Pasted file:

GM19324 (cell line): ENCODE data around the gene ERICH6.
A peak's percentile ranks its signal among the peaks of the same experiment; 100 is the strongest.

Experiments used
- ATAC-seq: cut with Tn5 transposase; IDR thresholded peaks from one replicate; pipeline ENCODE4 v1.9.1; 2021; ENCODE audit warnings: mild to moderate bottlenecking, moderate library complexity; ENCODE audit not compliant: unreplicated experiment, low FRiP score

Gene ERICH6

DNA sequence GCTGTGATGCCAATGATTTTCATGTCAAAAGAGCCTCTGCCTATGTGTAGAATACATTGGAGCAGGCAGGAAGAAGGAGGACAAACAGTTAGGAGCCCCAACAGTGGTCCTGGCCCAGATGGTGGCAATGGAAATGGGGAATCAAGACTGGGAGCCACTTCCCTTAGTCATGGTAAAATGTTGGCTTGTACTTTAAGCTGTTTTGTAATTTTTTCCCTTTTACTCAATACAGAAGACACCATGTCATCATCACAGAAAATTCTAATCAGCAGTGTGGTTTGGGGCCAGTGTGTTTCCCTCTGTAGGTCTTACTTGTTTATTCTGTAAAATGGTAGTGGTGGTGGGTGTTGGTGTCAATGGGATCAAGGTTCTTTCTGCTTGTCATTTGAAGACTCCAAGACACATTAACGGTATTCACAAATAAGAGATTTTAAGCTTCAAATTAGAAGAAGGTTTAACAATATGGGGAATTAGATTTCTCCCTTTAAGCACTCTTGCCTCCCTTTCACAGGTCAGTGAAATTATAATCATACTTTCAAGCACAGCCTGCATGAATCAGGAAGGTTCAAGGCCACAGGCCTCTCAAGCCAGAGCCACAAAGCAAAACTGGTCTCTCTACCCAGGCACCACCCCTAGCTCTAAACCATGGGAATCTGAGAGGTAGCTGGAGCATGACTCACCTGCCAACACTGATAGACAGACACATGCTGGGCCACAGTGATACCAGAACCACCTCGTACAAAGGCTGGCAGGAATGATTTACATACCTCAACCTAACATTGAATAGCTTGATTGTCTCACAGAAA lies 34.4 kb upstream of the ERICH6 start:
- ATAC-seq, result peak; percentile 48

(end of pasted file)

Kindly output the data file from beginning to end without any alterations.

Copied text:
GM19324 (cell line): ENCODE data around the gene ERICH6.
A peak's percentile ranks its signal among the peaks of the same experiment; 100 is the strongest.

Experiments used
- ATAC-seq: cut with Tn5 transposase; IDR thresholded peaks from one replicate; pipeline ENCODE4 v1.9.1; 2021; ENCODE audit warnings: mild to moderate bottlenecking, moderate library complexity; ENCODE audit not compliant: unreplicated experiment, low FRiP score

Gene ERICH6

DNA sequence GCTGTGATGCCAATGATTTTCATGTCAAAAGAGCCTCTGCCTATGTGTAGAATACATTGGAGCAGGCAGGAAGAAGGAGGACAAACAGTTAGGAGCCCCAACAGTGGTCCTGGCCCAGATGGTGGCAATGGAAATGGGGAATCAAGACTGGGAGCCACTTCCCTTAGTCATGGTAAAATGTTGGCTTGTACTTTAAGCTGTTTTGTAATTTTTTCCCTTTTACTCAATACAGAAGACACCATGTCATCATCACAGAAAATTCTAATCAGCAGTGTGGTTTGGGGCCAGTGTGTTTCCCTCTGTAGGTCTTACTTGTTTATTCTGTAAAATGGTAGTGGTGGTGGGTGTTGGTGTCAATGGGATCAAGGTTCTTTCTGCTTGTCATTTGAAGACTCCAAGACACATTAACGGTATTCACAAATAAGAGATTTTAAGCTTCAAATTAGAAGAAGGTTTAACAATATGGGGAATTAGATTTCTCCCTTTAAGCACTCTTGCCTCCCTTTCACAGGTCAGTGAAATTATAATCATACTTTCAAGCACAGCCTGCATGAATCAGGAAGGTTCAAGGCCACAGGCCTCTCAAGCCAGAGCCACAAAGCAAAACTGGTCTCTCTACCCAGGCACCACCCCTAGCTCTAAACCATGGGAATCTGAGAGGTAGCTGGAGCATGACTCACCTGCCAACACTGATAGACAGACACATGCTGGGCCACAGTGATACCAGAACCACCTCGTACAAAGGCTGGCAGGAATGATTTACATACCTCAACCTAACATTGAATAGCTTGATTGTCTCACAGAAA lies 34.4 kb upstream of the ERICH6 start:
- ATAC-seq, result peak; percentile 48